Basically, and there is some variation to this process, you read the instructions and then follow them.  That’s about it.  Even the complex instructions are easy– they’re usually something like put this here, stir, now put it here, stir, stir some more, etc.  I know you’re thinking, “But what if I’ve never made wine before, and I bought all the stuff separately and I don’t have instructions?”  Well, to that I would say, “Go get your money back and buy a kit.”  I’m of the school that believes that you’ve got to learn how to fry up a grilled cheese before you conquer coq au vin.   Anyway, the basic instructions go something like this:

1. Sanitize everything by following the instructions on your sanitizing powder.
2. Put your juice in the bucket followed by water and any other little extras that your instructions say to add (which are clearly labeled, thank Jesus).
3. Stir
4. Wait two weeks
5. Tranfer juice into the carboy using the auto-siphen.
6.  Wait four weeks

This is what you stare at longingly for four weeks.

7.  Transfer wine into wine bottles
8.  Add all the little finishing bells and whistles.  I got some black seals from Brewery Lane (do I love them because of the great customer service, or the adorable pun-name?  Who knows, who cares).  Then I ordered some labels online that cost way too much and are taking too long to get here, before I realized I can get them locally at a place called Brew Craft.  I made them myself with my trusty MS Paint:

 

Hurry up, Mother effer, so I can slap you on my bottles.

There were moments when I felt like a backwoods moonshiner, because, clearly, the very technical fermentation process doesn’t work unless you are barefoot and stirring like a butter-churning fiend.   I also listened to some Bill Monroe and Soggy Bottom Boys to keep in the spirit while getting my churn on.

Just in case you're wondering, no, I'm not a Quasimodo, I'm a sloucher, it comes with the territory of being too hip for posture.

I found making wine was a lot like making bread– people say it’s hard but it’s mostly a lot of waiting around.  Then you present it to your friends and family with a smug look on your face that says, “I created this tiny delicious miracle out of raw materials and a dream, what did you do with your afternoon?”  This is a super fun hobby that involves very little thinking, in fact, you’ll probably even kill quite a few brain cells.  Plus, it’s extremely rewarding (and I mean actually rewarding, not rewarding-by-obligation, like earning a degree, or volunteering).  And if you find it’s something that you’re actually interested in,  you can, you know, start to use your brain and actually learn the ins and outs of it.  Now, if you’ll excuse me, I’ve got some lovely winos who would like shower heaps of praise upon me.  That’s code for “I’m breaking out Buster the Big Glass tonight”.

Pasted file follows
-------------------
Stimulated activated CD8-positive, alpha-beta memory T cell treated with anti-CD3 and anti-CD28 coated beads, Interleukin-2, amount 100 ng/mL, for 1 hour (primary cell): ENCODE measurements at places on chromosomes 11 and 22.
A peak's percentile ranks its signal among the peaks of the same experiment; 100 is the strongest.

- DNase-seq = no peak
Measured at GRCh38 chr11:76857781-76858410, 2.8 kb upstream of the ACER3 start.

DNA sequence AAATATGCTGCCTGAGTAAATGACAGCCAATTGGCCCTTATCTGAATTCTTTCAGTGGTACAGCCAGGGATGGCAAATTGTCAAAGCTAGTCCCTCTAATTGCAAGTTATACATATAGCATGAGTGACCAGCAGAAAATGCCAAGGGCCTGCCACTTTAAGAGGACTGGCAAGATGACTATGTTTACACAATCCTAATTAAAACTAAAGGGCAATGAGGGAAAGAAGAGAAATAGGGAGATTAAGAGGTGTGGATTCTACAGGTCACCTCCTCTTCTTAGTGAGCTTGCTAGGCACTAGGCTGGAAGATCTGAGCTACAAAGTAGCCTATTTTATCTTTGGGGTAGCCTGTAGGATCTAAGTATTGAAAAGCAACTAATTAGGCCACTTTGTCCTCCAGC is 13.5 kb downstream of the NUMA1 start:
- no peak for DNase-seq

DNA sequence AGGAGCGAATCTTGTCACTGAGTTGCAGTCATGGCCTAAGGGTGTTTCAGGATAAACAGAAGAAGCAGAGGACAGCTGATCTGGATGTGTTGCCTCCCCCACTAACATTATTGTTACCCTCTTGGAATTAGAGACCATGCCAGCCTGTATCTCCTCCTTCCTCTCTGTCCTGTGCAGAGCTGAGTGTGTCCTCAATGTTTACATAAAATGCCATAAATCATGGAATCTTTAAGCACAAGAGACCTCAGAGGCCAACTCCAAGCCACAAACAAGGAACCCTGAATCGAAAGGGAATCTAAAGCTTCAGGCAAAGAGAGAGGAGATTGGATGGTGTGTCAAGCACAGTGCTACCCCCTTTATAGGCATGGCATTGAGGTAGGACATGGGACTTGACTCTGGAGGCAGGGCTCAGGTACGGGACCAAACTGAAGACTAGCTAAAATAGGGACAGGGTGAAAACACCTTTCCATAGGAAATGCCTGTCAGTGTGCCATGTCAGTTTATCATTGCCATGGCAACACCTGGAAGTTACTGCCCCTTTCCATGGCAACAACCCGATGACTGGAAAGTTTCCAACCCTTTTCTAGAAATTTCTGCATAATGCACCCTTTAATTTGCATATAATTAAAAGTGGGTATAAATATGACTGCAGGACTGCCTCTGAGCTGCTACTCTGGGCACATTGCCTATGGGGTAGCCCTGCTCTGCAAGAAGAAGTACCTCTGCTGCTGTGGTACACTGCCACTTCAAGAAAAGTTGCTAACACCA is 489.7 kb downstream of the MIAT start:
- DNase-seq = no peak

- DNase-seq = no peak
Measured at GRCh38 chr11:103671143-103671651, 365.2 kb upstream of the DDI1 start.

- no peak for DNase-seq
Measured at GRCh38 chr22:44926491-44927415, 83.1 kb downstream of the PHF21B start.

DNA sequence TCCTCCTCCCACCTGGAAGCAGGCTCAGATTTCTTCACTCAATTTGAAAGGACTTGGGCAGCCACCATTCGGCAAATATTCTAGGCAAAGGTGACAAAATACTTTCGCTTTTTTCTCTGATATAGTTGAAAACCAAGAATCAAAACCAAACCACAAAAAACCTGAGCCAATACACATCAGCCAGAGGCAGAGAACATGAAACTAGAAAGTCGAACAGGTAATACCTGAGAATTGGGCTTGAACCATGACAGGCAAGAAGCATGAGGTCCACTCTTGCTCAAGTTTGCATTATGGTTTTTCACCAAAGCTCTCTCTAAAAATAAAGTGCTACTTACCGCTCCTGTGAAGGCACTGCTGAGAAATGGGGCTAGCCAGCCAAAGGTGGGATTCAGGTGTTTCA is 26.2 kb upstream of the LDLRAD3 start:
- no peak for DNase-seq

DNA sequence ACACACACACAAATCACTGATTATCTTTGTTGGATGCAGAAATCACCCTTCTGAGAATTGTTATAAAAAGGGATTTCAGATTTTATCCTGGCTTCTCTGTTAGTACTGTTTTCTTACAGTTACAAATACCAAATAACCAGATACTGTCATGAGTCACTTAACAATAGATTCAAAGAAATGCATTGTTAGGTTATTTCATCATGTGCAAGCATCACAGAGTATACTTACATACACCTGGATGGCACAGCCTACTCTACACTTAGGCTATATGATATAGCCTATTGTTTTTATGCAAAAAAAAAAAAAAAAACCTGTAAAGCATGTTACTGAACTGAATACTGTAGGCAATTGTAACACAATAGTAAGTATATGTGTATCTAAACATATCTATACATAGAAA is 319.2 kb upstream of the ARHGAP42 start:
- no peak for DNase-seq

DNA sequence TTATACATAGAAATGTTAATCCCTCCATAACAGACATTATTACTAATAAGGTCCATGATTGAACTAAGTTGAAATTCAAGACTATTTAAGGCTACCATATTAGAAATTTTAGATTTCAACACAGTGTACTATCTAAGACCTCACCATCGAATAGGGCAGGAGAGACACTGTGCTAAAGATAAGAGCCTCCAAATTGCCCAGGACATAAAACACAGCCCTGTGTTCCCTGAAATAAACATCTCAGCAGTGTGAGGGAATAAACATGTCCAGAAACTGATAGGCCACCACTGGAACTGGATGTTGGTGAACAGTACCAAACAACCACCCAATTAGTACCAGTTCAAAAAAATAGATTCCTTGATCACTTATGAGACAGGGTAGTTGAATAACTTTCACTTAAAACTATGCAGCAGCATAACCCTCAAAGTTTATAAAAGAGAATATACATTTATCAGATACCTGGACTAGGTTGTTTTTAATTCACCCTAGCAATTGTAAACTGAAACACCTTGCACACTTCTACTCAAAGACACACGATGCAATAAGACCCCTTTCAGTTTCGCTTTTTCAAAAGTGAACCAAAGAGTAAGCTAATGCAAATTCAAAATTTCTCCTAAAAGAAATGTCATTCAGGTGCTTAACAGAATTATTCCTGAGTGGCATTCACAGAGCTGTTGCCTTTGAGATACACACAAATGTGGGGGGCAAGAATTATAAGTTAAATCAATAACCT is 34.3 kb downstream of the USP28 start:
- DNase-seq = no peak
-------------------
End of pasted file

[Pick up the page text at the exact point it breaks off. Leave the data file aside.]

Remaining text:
Song of the Day:

Homemade Gifts or: How I Learned to Stop Worrying and Love Bath Bombs

So,  I’ve been doing a lot of my Christmas shopping lately and as I’ve been wandering through throngs of people (seriously, don’t you people have jobs or families to go to?) and sifting through shelves of all the useless shit that’s piled up in the big box stores of this city and I’ve come to a realization that some of you little fruitcakes might have already had:  Christmas gift shopping sucks.  I know what you’re thinking: “But, Oh Crafty One, it’s only November, it can’t be that bad!”  But it is… it’s worse.  I like to spend most of my Christmas holidays not wanting to hang myself from the rafters with a piece of tack-licious tinsel garland, so I stay out of stores by getting all my gifts early.  However, I think I might be giving away too many of my secrets because it seems the masses have figured out my ploy and followed me, Pied-Piper-style, to Walmart and beyond.
So, what is a Crafty Bitch to do when you want to please your friendly-wendlies and loved ones and not kill your fellow shoppers in the process?  Why, you just whip together some hassle-free treats, stick on a gift tag, and call it a day.

One of the most underrated treasures in the world is homemade gifts.  Think about all the absolute crap you’ve gotten in your lifetime and how much it actually meant to you.  If I could take all the shitty teddy bears I’ve gotten in my life and get them together, I wouldn’t have a teddy bear picnic, I’d have a teddy bear bonfire.  I don’t know about you, but I’m at a point in my life where I don’t need any more junk, and so are most of my friends, so why should I be throwing away tons of my hard-earned money at the mall finding that perfect something  when my pal-ios probably already have two of them, or they never wanted it in the first place.  I’ve said it before, and I’ll say it again, the most valuable thing you can give someone is your time, so why not put together a few time-filled goodies.